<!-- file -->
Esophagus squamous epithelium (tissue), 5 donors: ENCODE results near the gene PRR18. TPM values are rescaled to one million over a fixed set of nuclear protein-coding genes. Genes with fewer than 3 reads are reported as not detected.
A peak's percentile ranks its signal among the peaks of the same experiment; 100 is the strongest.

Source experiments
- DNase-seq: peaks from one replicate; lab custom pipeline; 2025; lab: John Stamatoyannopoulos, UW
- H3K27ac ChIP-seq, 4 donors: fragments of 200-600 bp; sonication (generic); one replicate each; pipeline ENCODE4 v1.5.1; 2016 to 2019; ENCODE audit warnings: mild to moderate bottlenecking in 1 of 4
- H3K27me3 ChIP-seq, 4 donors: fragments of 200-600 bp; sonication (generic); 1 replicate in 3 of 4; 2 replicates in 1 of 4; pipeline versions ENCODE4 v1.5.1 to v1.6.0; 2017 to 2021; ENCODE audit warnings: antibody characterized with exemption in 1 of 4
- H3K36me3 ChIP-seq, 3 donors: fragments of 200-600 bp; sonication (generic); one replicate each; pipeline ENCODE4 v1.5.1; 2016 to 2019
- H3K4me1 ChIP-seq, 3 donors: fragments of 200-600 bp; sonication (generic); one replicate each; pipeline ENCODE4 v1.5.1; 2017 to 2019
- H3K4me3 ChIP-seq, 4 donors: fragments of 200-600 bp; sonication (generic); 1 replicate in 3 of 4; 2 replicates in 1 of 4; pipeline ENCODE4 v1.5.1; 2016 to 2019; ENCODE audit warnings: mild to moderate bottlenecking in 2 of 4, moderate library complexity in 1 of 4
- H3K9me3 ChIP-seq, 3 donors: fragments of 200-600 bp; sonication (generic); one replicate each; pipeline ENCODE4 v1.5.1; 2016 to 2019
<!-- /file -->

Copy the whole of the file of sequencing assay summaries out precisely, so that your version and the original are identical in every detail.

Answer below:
Esophagus squamous epithelium (tissue), 5 donors: ENCODE results near the gene PRR18. TPM values are rescaled to one million over a fixed set of nuclear protein-coding genes. Genes with fewer than 3 reads are reported as not detected.
A peak's percentile ranks its signal among the peaks of the same experiment; 100 is the strongest.

Source experiments
- DNase-seq: peaks from one replicate; lab custom pipeline; 2025; lab: John Stamatoyannopoulos, UW
- H3K27ac ChIP-seq, 4 donors: fragments of 200-600 bp; sonication (generic); one replicate each; pipeline ENCODE4 v1.5.1; 2016 to 2019; ENCODE audit warnings: mild to moderate bottlenecking in 1 of 4
- H3K27me3 ChIP-seq, 4 donors: fragments of 200-600 bp; sonication (generic); 1 replicate in 3 of 4; 2 replicates in 1 of 4; pipeline versions ENCODE4 v1.5.1 to v1.6.0; 2017 to 2021; ENCODE audit warnings: antibody characterized with exemption in 1 of 4
- H3K36me3 ChIP-seq, 3 donors: fragments of 200-600 bp; sonication (generic); one replicate each; pipeline ENCODE4 v1.5.1; 2016 to 2019
- H3K4me1 ChIP-seq, 3 donors: fragments of 200-600 bp; sonication (generic); one replicate each; pipeline ENCODE4 v1.5.1; 2017 to 2019
- H3K4me3 ChIP-seq, 4 donors: fragments of 200-600 bp; sonication (generic); 1 replicate in 3 of 4; 2 replicates in 1 of 4; pipeline ENCODE4 v1.5.1; 2016 to 2019; ENCODE audit warnings: mild to moderate bottlenecking in 2 of 4, moderate library complexity in 1 of 4
- H3K9me3 ChIP-seq, 3 donors: fragments of 200-600 bp; sonication (generic); one replicate each; pipeline ENCODE4 v1.5.1; 2016 to 2019